If all you know is that KL is the diameter of the circle, that’s sufficient to establish that ∠J = 90° and that triangle JKL is a right triangle with KL as the hypotenuse.  Alternately, if all you know is that triangle JKL is a right triangle with KL as the hypotenuse, that’s sufficient to establish that arc KJL is a semicircle and KL is a diameter.  This is a powerful set of ideas because the deductions run both ways and because it inextricably connects two seemingly disparate ideas.


Practice question

1) In the diagram above, S is the center of the circle.  If QS = 5 and QR = 6, what is PQ?

A. 7

B. 8

C. 9

D. 10

E. 11


Practice question explanation

1) First of all, QS is a radius, so if QS = 5, that means PS = SR = 5 and the diameter PR = 10.  Furthermore, because PR is a diameter, that means triangle PQR is a right triangle, with ∠PQR = 90°.  We know two sides of this right triangle: QR = 6, and PR = 10, so we can use the Pythagorean Theorem to find the third side.

(PQ)^2 + (QR)^2 = (PQ)^2

(PQ)^2 + (6)^2 = (10)^2

(PQ)^2 + 36 = 100

(PQ)^2 = 100 – 36 = 64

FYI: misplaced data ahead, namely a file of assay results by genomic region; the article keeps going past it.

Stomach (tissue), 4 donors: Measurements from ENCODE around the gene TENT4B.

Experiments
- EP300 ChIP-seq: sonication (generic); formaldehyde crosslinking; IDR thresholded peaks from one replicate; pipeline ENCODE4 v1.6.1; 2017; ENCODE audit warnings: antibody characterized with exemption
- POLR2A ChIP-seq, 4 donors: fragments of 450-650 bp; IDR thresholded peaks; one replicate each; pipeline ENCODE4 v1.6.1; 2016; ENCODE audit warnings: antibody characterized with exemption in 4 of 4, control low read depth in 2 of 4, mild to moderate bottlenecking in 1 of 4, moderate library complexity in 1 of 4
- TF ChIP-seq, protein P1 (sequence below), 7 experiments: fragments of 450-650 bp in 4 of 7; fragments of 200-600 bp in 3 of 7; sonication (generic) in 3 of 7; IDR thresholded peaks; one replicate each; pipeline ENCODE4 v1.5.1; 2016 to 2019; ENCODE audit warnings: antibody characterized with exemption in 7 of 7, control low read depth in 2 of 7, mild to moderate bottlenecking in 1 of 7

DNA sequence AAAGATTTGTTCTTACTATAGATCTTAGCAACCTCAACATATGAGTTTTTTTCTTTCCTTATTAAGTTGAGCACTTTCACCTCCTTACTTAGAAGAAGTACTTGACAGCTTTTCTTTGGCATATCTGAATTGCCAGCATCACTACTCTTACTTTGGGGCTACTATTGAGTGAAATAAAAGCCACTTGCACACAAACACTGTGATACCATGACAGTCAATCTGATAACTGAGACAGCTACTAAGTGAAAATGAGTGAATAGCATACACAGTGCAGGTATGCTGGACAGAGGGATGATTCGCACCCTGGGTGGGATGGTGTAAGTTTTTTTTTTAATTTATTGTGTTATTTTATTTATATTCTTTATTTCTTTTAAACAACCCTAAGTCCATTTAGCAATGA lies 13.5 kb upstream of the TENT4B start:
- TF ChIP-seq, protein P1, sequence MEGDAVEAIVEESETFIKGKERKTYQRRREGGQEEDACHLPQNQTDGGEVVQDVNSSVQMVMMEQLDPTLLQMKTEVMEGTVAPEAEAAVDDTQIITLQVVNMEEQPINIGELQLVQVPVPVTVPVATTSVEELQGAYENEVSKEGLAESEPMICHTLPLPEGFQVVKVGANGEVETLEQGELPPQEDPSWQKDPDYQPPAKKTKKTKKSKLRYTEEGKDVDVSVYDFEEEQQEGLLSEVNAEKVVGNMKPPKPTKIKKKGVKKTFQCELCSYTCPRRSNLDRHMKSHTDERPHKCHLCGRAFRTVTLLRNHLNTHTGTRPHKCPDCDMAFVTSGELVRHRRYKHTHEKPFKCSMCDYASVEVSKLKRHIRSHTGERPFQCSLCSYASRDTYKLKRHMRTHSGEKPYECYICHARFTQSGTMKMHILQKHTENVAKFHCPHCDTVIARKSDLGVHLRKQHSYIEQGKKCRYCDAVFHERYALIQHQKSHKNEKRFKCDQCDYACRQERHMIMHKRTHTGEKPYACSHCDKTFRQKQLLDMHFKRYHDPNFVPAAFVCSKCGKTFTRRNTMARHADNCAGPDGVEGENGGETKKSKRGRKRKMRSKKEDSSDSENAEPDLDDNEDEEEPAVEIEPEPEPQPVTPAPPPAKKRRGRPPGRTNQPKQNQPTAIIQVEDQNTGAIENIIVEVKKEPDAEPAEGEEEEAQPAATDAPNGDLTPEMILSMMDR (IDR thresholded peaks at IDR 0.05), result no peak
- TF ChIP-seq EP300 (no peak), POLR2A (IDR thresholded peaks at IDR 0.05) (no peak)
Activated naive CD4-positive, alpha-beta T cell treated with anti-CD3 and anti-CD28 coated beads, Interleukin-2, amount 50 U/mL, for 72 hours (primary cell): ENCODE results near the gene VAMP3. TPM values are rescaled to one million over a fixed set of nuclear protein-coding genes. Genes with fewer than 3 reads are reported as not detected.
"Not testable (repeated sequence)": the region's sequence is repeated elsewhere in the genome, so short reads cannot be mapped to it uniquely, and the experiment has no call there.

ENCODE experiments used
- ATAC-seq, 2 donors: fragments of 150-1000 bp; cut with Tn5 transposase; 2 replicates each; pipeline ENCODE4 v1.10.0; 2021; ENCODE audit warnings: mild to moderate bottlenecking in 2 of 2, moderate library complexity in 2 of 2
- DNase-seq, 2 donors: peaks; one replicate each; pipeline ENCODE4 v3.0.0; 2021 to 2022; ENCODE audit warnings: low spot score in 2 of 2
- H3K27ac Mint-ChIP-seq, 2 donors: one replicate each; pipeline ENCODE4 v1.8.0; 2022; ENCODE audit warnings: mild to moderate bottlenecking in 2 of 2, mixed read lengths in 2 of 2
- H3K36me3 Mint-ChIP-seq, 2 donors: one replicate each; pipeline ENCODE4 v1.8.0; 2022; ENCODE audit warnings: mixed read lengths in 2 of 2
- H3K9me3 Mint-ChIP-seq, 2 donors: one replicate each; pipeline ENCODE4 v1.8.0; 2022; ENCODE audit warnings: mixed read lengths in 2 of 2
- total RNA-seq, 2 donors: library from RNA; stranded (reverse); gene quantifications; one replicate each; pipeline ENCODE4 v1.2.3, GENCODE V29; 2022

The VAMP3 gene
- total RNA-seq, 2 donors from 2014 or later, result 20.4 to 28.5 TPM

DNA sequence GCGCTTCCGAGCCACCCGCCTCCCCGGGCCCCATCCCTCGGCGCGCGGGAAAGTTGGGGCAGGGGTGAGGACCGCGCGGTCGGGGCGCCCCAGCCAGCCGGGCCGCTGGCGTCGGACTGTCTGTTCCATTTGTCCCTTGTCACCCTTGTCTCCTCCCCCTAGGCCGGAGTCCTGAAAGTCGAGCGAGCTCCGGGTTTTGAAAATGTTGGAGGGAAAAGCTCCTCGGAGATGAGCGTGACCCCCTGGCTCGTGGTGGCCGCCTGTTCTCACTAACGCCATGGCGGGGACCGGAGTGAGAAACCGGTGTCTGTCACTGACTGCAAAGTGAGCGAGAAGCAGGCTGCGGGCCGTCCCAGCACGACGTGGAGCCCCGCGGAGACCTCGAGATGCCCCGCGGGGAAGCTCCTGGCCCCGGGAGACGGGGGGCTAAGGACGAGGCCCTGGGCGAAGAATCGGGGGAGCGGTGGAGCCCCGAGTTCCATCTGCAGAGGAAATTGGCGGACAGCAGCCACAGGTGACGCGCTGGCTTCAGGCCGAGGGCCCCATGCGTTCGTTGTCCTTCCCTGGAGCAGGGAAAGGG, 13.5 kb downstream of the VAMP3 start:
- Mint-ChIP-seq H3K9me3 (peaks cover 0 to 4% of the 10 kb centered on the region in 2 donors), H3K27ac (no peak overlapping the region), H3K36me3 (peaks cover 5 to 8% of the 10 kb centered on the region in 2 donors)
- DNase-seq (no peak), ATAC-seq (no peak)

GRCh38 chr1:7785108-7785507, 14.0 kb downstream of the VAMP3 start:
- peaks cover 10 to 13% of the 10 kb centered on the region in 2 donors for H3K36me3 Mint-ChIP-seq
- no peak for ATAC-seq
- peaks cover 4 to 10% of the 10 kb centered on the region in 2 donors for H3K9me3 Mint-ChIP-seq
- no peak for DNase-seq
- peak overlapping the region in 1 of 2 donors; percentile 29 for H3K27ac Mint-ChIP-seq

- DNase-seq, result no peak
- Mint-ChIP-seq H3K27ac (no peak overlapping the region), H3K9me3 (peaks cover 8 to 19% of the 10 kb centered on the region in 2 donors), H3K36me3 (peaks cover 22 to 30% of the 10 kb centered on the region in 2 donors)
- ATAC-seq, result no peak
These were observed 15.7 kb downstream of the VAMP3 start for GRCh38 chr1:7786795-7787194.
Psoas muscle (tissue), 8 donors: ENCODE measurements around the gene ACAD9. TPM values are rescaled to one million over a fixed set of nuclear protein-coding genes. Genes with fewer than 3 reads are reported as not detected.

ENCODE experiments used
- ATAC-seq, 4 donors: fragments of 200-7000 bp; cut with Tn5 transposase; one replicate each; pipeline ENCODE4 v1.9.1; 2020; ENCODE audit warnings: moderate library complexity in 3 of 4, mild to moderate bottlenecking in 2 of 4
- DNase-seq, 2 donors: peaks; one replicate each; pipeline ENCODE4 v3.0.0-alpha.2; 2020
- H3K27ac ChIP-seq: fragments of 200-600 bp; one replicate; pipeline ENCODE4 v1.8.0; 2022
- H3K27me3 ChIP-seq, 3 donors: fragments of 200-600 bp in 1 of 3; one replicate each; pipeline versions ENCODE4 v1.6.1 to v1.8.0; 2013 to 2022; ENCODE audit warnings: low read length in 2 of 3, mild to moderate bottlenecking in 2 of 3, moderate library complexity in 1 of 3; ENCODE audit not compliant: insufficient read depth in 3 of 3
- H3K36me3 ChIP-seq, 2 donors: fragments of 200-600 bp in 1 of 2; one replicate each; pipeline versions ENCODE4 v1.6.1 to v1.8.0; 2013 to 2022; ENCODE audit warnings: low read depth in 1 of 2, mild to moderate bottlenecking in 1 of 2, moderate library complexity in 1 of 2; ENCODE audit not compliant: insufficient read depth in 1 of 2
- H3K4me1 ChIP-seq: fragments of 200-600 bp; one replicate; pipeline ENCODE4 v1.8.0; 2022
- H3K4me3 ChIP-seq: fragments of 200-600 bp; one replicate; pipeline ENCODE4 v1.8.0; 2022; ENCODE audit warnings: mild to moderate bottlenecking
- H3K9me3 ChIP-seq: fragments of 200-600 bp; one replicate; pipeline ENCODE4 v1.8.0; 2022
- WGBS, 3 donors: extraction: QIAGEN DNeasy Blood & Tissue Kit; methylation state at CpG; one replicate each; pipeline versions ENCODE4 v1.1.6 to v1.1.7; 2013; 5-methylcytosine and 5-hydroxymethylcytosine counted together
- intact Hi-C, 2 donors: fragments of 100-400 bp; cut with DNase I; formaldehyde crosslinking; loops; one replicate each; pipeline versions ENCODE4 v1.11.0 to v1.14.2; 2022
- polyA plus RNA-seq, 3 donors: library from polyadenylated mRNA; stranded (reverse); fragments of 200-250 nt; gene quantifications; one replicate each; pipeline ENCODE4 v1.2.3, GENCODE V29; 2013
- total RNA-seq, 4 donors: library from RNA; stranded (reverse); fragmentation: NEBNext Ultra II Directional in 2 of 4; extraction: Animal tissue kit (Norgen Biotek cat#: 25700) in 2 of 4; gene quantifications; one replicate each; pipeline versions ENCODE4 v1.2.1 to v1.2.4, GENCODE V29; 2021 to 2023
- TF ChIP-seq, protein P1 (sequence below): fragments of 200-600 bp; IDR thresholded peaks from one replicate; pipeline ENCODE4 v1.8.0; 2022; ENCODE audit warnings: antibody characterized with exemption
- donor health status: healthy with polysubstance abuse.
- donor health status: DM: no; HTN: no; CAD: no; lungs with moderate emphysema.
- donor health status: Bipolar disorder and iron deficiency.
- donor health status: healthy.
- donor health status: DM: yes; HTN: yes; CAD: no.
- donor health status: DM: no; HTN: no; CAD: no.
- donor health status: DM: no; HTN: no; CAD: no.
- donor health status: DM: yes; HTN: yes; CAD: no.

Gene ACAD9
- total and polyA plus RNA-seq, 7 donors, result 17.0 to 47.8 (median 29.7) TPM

PQ = sqrt{64} = 8

Answer = B


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6 Responses to Inscribed and Circumscribed Circles and Polygons on the GMAT

  1. Lou April 24, 2013 at 10:30 am #

    Is it possible to INSCRIBE a circle in ANY quadrilateral, not counting rectangles. If not, why? Please give example.
    Thanks very much

    • Mike McGarry
      Mike April 24, 2013 at 11:45 am #

      Dear Lou,
      It’s possible to inscribe a circle in a square, in any rhombus, and even in any kite, but typically a circle will not touch all four sides of most rectangles, most trapezoids, and most irregular quadrilaterals. In particular, if there’s anything “long & skinny” about the quadrilateral, such as a long skinny rectangle, then any circle small enough to fit across the “skinny” length is not going to be big enough to reach the “long” distance.